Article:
I make him because I can. I outweigh him by nearly seventy-five pounds. But that’s only part of it. The main reason is that I want to give him what I found in the world, which is to say a path and a little light to see by. Most of the people I know who have what I want–which is to say purpose, heart, balance gratitude, joy–are people with a deep sense of spirituality. They are people in community, who pray, or practice their faith; they are Buddhists, Jews, Christians–people banding together to work on themselves and for human rights. They follow a brighter light than the glimmer of their own candle; they are part of something beautiful.

We belong here on Sunday mornings because we are part of a community determined to make a difference in the lives of others. And it is out of the worshipping community that the power to make a difference arises. Whatever else we do in this congregation, our worship is the center of our community. This gathering is the hub of religious institution. Here, week after week is the place and time in which we declare together what is good, and just, and valuable. It is the place and time in which we gather the power–vision, inspiration, courage, enthusiasm–to put that declaration to work in the world.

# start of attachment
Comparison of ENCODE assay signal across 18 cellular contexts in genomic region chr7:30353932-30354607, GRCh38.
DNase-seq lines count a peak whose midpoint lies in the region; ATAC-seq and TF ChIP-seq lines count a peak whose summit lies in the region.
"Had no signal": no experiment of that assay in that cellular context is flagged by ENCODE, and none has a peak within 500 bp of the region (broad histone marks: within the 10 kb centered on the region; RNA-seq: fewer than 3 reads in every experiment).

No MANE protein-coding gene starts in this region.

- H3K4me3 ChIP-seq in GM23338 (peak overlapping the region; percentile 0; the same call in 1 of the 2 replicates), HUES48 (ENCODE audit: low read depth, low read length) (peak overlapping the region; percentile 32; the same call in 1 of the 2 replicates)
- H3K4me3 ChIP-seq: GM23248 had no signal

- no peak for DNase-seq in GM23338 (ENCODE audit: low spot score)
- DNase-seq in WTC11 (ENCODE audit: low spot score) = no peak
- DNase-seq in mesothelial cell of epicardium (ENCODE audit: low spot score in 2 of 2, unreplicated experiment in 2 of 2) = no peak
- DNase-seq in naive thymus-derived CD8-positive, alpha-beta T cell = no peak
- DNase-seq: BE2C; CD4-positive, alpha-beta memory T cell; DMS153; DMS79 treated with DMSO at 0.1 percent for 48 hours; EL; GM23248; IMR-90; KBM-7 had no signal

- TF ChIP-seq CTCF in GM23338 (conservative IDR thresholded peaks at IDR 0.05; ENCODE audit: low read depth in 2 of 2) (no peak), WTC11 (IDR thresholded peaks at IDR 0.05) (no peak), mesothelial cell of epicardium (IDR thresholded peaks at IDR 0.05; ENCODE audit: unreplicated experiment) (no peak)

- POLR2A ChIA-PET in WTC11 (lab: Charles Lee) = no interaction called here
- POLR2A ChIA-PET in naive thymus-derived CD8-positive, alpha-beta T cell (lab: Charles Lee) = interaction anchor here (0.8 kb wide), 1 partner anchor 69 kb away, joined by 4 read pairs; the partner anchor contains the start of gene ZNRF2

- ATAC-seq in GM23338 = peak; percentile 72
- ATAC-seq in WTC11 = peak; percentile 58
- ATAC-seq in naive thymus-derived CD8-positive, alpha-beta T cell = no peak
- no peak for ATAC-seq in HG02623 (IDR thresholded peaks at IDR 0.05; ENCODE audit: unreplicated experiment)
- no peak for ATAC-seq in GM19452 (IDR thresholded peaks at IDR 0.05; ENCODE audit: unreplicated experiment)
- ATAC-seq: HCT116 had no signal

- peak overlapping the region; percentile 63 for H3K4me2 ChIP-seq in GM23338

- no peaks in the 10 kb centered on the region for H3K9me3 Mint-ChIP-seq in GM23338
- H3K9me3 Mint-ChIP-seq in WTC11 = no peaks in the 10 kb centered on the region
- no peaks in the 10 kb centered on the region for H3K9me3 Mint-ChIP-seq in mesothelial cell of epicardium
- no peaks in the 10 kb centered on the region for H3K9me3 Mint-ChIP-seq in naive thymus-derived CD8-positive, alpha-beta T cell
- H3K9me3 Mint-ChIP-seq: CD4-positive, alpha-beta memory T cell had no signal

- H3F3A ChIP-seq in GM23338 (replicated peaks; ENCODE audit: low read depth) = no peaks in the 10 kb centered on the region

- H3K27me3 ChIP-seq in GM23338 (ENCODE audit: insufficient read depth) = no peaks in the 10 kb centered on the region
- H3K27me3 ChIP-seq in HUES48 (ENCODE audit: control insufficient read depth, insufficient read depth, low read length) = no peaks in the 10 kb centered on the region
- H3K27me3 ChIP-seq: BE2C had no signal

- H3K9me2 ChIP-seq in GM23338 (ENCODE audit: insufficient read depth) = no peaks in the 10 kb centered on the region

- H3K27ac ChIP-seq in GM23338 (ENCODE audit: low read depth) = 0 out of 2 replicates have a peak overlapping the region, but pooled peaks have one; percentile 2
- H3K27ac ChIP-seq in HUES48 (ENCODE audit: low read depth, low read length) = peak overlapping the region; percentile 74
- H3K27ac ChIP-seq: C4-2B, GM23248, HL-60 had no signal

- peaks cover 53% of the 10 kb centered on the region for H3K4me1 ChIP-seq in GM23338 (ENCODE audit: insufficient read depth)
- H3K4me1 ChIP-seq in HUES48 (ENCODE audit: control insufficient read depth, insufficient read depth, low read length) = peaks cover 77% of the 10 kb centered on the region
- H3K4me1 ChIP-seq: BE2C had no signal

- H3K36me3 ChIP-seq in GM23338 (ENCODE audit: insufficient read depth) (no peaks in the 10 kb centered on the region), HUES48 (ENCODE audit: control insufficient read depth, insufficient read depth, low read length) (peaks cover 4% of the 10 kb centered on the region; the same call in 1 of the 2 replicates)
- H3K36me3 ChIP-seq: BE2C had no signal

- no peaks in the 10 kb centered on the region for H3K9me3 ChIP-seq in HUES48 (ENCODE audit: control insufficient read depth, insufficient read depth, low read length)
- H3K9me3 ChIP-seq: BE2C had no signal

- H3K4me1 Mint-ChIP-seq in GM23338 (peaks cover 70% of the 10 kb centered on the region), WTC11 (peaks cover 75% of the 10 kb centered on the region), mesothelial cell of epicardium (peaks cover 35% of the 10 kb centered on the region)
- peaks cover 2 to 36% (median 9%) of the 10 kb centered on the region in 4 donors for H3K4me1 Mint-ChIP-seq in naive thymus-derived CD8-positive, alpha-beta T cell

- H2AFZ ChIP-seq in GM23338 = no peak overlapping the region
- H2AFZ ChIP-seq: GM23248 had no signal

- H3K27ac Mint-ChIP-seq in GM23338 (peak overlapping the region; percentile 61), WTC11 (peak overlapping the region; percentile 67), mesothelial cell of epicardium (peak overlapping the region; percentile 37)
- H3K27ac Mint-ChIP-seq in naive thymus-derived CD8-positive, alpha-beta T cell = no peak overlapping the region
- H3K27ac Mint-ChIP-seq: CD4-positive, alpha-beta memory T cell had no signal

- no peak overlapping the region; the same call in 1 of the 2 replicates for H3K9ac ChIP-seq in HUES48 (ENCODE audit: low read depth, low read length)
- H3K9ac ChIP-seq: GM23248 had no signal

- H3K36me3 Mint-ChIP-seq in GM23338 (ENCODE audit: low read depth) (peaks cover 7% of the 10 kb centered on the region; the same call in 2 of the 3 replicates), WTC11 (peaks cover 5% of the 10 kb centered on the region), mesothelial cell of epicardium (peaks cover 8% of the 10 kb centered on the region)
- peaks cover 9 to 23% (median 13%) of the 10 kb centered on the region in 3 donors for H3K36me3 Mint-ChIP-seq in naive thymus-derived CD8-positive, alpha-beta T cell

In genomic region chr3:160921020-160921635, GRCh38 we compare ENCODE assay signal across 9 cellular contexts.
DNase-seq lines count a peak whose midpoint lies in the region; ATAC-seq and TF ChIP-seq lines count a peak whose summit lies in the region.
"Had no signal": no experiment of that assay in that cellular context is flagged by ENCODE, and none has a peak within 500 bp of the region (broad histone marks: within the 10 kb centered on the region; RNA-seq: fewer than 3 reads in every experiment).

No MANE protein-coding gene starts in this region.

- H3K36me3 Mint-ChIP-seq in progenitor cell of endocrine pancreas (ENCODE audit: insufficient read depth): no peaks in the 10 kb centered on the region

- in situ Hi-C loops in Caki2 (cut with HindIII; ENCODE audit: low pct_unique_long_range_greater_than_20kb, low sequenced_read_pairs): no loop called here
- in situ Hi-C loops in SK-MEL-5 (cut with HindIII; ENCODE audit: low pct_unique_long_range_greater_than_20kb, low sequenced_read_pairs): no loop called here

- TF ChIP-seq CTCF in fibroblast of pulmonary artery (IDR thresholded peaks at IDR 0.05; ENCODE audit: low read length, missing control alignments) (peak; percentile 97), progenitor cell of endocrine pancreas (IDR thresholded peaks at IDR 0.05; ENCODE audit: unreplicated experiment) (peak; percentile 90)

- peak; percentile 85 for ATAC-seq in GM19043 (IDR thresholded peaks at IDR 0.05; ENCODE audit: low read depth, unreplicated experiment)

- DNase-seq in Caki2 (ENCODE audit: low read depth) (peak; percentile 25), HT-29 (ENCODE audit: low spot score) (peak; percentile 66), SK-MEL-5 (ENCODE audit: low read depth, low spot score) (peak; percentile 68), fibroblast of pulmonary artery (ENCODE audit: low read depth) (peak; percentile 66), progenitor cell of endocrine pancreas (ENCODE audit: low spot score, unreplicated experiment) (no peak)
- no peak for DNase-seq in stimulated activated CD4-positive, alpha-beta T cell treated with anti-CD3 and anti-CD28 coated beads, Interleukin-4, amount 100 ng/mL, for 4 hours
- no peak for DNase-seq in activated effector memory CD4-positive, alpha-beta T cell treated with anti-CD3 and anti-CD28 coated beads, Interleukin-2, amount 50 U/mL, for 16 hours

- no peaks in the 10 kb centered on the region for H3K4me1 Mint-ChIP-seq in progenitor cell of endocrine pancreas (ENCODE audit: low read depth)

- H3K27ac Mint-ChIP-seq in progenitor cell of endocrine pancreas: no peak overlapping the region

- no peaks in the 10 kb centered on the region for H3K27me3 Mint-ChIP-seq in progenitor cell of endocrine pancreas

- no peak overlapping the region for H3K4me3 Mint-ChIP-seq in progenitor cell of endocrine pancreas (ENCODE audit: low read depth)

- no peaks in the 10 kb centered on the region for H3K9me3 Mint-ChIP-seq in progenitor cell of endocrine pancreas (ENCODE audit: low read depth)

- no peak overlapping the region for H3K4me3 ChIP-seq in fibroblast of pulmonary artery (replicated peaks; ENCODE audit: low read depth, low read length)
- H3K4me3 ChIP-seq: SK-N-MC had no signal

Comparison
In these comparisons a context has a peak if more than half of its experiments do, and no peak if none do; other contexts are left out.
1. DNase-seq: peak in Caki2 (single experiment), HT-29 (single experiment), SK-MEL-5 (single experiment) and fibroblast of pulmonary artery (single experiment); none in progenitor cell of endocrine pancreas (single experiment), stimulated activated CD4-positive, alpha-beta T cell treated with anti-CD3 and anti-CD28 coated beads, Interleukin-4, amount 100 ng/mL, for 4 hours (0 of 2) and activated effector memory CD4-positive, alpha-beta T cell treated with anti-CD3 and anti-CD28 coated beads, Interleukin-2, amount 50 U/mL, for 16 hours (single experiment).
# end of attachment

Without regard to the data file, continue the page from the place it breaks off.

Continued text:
Faithfully being a Unitarian Universalist–faithfully being a person of liberal religion– means joining ourselves in religious community. Claiming to be Unitarian Universalist in isolation from religious community is not really being Unitarian Universalist. It is just not being something else. It is just not believing this, not believing that. I’ve heard people say they are “intellectually” Unitarian Universalist. Well I don’t know what good that does them or anyone else. “Intellectually,” I’m a miracle of athleticism.

If I may presume to quote myself: in a sermon a few years ago I said,

“Our reaching out is inseparable from our reaching in: inseparable from our reaching in to know our own hearts, inseparable from our inward heroic spiritual journeys in which we find our power, defeat our monsters, and return to do justice.” It is for this that the religious community gathers in worship, to reach in, gather the strength, the will, and the hope out of which to grow the self and reach out to the world.

Our regular presence with the gathered community is a gift to our own spirit and our declaration of the faith, values, and principles we claim as ours.